Gruendl’s platform has six elements: protecting the environment, investing “from the city center out,” supporting local entrepreneurs, strengthening the Greenline (by creating a buffer zone), requiring sustainable housing and improving transportation.

Mary Flynn—A math teacher at Chico High School, Flynn is a long-time resident who began her teaching career locally, then spent several years in the Bay Area, where she was publisher at a major educational publishing house, before returning to Chico and teaching. As her Web site,, states, she’s been an active volunteer and is a founding member of the Chico Community Shelter Partnership. As chairwoman of CCSP’s board, she led the effort to build the Torres Community Shelter.

Flynn’s platform has three main planks: support for local entrepreneurs and “sustainable economic development,” valuing Chico’s neighborhoods, and preservation and expansion of parks and open space.

Tom Nickell—A 23-year California Highway Patrol officer, Nickell has lived in Chico since 1995. Before entering law enforcement, he worked in property development and management in Southern California. Scheduled to retire in May 2007, he is the only candidate who has pledged to be a full-time council member.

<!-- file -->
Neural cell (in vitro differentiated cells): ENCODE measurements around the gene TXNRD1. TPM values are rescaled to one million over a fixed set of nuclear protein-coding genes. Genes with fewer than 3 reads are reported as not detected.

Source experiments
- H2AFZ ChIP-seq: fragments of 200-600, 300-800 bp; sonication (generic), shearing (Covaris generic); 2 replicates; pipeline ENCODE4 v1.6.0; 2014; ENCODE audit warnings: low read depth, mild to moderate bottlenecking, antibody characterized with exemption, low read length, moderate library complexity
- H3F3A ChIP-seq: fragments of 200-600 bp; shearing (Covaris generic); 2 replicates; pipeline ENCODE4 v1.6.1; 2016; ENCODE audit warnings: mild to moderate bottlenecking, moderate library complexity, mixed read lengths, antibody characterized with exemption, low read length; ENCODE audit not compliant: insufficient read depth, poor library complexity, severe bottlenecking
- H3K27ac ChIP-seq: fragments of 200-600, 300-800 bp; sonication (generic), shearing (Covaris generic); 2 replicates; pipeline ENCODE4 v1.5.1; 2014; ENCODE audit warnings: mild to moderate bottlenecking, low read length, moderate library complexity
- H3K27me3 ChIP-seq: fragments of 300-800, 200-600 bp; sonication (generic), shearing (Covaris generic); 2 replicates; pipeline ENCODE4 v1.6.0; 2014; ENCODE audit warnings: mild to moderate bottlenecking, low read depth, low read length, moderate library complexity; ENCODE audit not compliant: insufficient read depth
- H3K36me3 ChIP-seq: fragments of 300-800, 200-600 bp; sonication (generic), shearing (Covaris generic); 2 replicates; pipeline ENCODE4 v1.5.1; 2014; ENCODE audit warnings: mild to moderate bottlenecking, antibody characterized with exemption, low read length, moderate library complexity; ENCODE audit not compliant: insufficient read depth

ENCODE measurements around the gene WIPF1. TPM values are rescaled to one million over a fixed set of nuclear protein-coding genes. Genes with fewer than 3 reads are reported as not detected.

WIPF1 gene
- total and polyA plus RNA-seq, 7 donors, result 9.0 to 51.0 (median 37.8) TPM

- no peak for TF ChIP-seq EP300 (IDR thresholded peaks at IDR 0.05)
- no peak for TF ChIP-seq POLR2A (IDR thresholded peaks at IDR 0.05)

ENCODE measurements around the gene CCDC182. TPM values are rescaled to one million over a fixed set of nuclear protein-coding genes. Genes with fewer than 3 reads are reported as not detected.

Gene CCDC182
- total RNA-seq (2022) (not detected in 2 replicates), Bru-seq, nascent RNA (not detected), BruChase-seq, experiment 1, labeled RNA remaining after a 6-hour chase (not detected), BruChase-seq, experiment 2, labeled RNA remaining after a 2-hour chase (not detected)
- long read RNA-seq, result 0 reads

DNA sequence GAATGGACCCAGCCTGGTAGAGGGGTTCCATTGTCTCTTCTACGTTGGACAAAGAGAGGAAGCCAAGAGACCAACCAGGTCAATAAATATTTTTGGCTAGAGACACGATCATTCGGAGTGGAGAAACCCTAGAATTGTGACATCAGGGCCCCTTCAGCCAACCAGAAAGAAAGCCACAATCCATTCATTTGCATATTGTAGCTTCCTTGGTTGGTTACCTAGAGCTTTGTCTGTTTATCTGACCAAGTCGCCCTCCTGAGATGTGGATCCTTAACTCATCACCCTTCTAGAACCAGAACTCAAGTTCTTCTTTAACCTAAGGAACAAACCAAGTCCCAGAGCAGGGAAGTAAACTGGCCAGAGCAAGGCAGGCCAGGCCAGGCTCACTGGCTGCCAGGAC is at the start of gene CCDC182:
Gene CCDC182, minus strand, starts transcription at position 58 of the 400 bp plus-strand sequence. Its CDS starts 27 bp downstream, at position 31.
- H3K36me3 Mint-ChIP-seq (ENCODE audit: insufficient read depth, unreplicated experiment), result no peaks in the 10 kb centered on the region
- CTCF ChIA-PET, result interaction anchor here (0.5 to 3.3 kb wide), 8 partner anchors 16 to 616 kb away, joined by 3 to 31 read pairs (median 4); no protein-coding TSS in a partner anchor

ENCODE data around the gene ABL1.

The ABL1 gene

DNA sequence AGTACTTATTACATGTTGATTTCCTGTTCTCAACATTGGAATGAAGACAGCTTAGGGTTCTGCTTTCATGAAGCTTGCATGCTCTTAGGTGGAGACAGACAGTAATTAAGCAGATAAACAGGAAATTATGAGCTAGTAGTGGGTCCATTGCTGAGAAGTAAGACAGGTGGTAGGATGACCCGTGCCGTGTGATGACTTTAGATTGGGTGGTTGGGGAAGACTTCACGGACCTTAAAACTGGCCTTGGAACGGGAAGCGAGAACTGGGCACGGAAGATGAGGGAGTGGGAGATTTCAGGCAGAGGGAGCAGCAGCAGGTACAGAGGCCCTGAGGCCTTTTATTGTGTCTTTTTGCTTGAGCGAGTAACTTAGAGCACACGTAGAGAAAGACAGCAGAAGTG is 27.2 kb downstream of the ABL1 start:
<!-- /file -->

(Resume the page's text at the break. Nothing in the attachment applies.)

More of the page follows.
Tom Nickell

Photo By Meredith J. Cooper

According to his Web site,, he places a high priority on public safety, including protecting people who “walk, ride bikes, or use public transportation.” He wants to improve the city’s “deteriorating infrastructure,” nurture local entrepreneurs, and “implement, install, and move forward on projects and programs for alternative energy sources.”

Gruendl, Flynn and Nickell have been endorsed by Chico’s firefighters, the Sierra Club, The Esplanade League (a liberal PAC), Chico Conservation Voters and Friends of Downtown. In addition, Gruendl has been endorsed by Chico police officers.

As of Sept. 30, Flynn was the top fundraiser, with $21,361, followed by Gruendl with $13,219 and Nickell with $11,358. Most of their contributions came in the form of small donations from individuals.

Here are some of the issues on which the candidates tend to diverge:

Bidwell Ranch—The liberals believe the 750-acre parcel at the entrance to Upper Park should and will remain as open space and a wetlands mitigation bank. The conservatives would like to put to a public vote the idea of selling about 200 acres of it.

Downtown parking structure—The conservatives all believe that another parking structure is needed to keep the downtown economically viable. Gruendl also has said he’s willing to consider a new structure. Flynn and Nickell disagree, arguing that many parking spaces are available downtown and there are many more creative and far less expensive alternatives to try first.

Mark Sorensen

Photo By Meredith J. Cooper